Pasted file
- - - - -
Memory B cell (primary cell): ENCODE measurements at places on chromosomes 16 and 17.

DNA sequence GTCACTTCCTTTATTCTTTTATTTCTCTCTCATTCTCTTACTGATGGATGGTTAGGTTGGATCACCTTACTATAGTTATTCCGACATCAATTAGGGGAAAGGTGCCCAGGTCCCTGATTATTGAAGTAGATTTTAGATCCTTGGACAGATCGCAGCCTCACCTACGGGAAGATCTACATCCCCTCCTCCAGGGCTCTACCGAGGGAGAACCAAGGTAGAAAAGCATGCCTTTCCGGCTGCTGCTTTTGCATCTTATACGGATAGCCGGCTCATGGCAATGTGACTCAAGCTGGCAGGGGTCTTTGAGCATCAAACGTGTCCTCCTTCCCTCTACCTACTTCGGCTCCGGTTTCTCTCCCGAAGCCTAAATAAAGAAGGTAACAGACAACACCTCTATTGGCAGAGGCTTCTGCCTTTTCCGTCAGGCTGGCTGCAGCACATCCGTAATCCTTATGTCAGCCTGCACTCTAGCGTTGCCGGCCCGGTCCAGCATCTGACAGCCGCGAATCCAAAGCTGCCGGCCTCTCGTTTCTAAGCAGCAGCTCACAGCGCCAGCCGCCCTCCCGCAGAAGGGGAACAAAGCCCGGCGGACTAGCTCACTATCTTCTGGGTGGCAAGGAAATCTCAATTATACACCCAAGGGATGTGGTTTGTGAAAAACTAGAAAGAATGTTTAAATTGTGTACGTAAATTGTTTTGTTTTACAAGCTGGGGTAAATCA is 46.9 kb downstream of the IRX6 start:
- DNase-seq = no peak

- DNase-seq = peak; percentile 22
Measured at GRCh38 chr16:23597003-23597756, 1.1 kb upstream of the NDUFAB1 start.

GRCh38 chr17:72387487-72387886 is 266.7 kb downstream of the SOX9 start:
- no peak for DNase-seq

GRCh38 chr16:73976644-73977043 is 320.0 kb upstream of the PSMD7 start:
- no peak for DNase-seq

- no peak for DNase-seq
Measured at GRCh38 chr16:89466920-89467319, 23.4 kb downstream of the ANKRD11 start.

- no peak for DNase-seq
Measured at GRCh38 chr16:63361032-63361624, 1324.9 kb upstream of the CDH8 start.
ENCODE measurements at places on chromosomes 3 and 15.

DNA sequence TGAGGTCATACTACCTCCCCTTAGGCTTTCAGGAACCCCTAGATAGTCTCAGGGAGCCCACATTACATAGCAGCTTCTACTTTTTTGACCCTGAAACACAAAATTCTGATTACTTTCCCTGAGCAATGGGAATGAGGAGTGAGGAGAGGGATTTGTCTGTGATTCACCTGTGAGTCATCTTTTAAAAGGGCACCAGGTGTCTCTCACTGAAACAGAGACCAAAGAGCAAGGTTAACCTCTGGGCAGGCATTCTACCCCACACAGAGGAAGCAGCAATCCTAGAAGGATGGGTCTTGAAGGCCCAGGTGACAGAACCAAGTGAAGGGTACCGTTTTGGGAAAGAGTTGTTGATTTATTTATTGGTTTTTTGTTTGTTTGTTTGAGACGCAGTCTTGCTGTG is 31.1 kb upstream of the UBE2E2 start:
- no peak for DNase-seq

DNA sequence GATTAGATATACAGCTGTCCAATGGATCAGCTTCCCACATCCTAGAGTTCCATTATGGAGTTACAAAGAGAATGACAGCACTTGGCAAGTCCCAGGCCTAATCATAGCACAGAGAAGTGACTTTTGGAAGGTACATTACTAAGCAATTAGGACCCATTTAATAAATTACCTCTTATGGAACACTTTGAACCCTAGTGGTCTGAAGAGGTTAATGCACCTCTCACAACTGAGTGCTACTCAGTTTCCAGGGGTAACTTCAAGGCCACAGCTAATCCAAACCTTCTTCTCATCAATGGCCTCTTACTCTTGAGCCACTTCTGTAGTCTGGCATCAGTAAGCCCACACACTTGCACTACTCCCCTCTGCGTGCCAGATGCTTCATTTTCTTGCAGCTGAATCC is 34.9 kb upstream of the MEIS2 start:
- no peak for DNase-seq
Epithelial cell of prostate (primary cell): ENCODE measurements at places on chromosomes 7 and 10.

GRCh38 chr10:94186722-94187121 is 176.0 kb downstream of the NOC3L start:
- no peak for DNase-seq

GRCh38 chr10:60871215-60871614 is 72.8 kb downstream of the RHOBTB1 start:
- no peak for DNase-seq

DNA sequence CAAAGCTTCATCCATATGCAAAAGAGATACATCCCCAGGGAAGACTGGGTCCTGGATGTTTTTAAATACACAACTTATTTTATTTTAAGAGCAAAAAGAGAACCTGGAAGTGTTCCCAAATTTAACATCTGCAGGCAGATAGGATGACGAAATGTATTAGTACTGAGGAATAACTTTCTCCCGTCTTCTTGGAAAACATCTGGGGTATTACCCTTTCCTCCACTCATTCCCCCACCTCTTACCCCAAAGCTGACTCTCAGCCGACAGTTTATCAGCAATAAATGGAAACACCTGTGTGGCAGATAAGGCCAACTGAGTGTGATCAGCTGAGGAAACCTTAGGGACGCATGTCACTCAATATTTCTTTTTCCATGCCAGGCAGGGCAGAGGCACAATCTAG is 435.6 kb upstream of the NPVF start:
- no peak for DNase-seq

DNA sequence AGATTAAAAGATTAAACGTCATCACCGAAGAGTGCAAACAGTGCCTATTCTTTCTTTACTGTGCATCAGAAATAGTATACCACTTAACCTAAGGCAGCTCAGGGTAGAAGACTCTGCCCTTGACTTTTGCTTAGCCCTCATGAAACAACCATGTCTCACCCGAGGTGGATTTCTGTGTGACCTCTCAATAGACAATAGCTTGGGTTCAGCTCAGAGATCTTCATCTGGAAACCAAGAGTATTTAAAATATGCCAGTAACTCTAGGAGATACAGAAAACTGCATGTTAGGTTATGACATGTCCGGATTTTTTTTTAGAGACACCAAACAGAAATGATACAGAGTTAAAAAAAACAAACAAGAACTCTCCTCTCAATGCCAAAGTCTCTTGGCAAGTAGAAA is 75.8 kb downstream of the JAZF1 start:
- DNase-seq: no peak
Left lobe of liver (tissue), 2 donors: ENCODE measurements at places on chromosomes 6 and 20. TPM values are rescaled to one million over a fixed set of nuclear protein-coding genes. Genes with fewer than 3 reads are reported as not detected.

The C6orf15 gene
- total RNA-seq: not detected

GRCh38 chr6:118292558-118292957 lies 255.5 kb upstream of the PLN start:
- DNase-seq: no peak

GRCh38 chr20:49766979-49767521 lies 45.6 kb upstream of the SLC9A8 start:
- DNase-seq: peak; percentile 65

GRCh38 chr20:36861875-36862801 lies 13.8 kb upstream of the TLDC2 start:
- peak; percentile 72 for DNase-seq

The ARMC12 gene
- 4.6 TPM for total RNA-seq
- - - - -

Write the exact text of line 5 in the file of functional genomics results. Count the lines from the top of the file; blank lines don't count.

Measured at GRCh38 chr16:23597003-23597756, 1.1 kb upstream of the NDUFAB1 start.